By Mike Justice
-- Central Virginia bucks can be elusive, having learned to take advantage of the many sanctuaries of this suburban area. My good friend Ronnie Neisz has taken quite a few trophy bucks in the past 20 years, but no other deer captured our attention and caused us more aggravation than the one in this story.
Ronnie and I have deer hunted together for more than 20 years. We have always relied on our neighbors and on good old gossip floating around the country store for tips about big buck sightings. When we inquired for permission to hunt a 40-acre block of land and the landowner told us about a trophy buck he had seen on his property, we paid attention.
We scouted and tried to get an edge on the buck while also learning the land. When the season arrived, we hunted what we thought were the buck’s travel routes from bedding to feeding areas. We saw plenty of deer but never got a close encounter with the elusive buck. Finally, we decided that we might be putting too much pressure on the area and opted to give it a break now and then.
Later in the season, while driving in on a rainy day, we finally got a good look at the buck. Through the binoculars, it seemed to be a high-racked 10-pointer with a spread of about 20 inches. Although there’s a good chance we could have put on a stalk and taken the buck, Ronnie and I agreed that wasn’t how we wanted to take this animal. We had spent too much time in the woods hunting it to take it out in the open after spotting it from the truck.
We hunted there selectively for the next four years and only saw the buck twice, although we heard about enough sightings that we knew it was still around. It was always seen near the property, and we were amazed at how it never seemed to leave its home range.
We agreed that the old buck only showed himself at night and that our only chance to take it would be during the rut. On Dec. 15, 2007, Ronnie got our first real shot opportunity at the buck.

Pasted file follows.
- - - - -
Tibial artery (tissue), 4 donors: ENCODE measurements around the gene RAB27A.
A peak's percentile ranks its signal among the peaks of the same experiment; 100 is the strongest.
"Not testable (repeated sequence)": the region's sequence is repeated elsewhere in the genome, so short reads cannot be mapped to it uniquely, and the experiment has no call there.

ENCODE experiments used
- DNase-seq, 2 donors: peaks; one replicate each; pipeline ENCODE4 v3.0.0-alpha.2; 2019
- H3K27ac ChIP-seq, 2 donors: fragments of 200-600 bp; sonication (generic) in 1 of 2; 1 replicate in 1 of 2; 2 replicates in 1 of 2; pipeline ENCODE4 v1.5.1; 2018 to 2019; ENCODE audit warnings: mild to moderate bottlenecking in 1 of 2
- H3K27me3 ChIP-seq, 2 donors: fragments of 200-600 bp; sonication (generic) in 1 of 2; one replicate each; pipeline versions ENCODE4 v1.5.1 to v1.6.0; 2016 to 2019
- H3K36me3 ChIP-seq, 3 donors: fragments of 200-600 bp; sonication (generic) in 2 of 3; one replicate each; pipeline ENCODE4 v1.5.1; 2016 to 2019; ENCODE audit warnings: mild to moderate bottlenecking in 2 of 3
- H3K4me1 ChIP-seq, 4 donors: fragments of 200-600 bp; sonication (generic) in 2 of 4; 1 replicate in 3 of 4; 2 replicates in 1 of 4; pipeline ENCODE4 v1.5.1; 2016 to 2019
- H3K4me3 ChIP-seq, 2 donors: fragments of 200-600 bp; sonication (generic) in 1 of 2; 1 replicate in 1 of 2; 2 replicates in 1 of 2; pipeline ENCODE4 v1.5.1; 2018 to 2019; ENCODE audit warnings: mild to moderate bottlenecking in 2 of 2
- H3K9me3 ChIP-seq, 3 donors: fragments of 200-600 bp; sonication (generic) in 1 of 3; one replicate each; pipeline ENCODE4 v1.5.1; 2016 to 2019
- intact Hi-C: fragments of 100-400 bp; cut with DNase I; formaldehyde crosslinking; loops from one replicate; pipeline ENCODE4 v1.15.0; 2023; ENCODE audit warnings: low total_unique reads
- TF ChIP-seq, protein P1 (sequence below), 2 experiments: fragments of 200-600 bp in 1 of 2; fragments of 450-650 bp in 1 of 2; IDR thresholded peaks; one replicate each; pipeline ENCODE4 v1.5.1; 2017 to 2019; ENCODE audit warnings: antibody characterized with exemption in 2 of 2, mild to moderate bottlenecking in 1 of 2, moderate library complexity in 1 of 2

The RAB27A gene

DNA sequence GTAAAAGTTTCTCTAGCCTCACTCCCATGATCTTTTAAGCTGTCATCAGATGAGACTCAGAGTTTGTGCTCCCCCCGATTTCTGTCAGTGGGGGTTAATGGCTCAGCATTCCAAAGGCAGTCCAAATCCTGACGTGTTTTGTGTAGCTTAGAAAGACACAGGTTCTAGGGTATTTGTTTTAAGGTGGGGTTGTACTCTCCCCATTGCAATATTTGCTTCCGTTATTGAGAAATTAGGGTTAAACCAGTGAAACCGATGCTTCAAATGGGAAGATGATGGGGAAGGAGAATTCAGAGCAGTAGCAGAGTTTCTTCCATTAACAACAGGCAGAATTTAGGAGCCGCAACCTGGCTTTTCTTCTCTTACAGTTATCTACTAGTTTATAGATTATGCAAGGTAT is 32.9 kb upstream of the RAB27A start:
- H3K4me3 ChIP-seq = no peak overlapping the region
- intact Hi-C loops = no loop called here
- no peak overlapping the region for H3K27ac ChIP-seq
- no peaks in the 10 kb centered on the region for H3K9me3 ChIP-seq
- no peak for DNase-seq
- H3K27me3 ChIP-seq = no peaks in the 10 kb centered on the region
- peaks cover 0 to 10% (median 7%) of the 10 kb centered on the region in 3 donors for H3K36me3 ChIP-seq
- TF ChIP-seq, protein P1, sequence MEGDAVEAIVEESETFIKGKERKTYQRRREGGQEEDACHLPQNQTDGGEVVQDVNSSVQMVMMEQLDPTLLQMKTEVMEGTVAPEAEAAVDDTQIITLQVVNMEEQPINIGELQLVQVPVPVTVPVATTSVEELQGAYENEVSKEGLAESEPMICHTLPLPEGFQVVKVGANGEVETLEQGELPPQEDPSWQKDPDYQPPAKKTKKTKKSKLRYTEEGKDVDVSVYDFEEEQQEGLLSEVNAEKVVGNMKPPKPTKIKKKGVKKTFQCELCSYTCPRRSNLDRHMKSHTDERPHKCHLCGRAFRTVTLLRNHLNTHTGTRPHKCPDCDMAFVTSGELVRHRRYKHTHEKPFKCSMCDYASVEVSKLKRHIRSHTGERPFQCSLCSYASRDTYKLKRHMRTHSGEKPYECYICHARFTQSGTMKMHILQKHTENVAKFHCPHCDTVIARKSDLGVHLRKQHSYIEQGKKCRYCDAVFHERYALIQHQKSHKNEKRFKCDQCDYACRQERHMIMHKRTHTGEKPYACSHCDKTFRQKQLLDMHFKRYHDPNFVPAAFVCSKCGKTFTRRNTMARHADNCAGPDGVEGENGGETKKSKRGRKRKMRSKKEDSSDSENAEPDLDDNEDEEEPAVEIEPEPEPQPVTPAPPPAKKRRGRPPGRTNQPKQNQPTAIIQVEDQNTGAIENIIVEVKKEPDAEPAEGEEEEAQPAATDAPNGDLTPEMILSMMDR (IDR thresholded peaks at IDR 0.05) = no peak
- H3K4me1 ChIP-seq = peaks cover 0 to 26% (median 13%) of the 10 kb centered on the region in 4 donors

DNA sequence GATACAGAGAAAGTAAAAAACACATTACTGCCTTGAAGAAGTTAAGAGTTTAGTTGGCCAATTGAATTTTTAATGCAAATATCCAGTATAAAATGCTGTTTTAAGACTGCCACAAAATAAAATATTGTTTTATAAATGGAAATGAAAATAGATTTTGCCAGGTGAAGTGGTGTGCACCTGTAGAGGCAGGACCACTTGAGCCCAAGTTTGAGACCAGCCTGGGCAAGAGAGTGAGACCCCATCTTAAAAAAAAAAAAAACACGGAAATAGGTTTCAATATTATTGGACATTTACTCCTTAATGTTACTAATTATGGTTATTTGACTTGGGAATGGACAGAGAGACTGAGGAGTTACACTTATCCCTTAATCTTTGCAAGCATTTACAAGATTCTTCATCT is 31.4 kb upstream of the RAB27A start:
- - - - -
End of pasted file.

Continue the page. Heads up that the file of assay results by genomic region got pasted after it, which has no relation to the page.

It was another rainy day when the landowner stopped Ronnie as he was headed home early from hunting another property. He told Ronnie the elusive buck was hanging out in his field, fighting another buck over a hot doe. Already wet, Ronnie decided to give it a try.
There was no point in trying to come up with an elaborate plan. With the run on, all bets were off and the buck would either come by or it wouldn’t. Ronnie camped out under a cedar tree along the landowner’s field, and it wasn’t long before a doe showed up and began to feed in front of him. Not long after, a tall 10-pointer stepped out and made its way toward the doe.
The buck was out of comfortable shotgun range but was closing, so all Ronnie had to do was wait. That was until a wide-racked 8-pointer showed up — then the fight was on! My friend watched in amazement as the fight raged for about five heart-pounding minutes. When it was over, the 10-pointer had chased off his rival and closed to within 50 yards of Ronnie’s ready shotgun. He didn’t miss.
Upon recovery, Ronnie was awestruck to see it was the buck we had pursued for four hard hunting seasons. It has 10 points, a 19 3⁄4 inside spread and 26-inch main beams.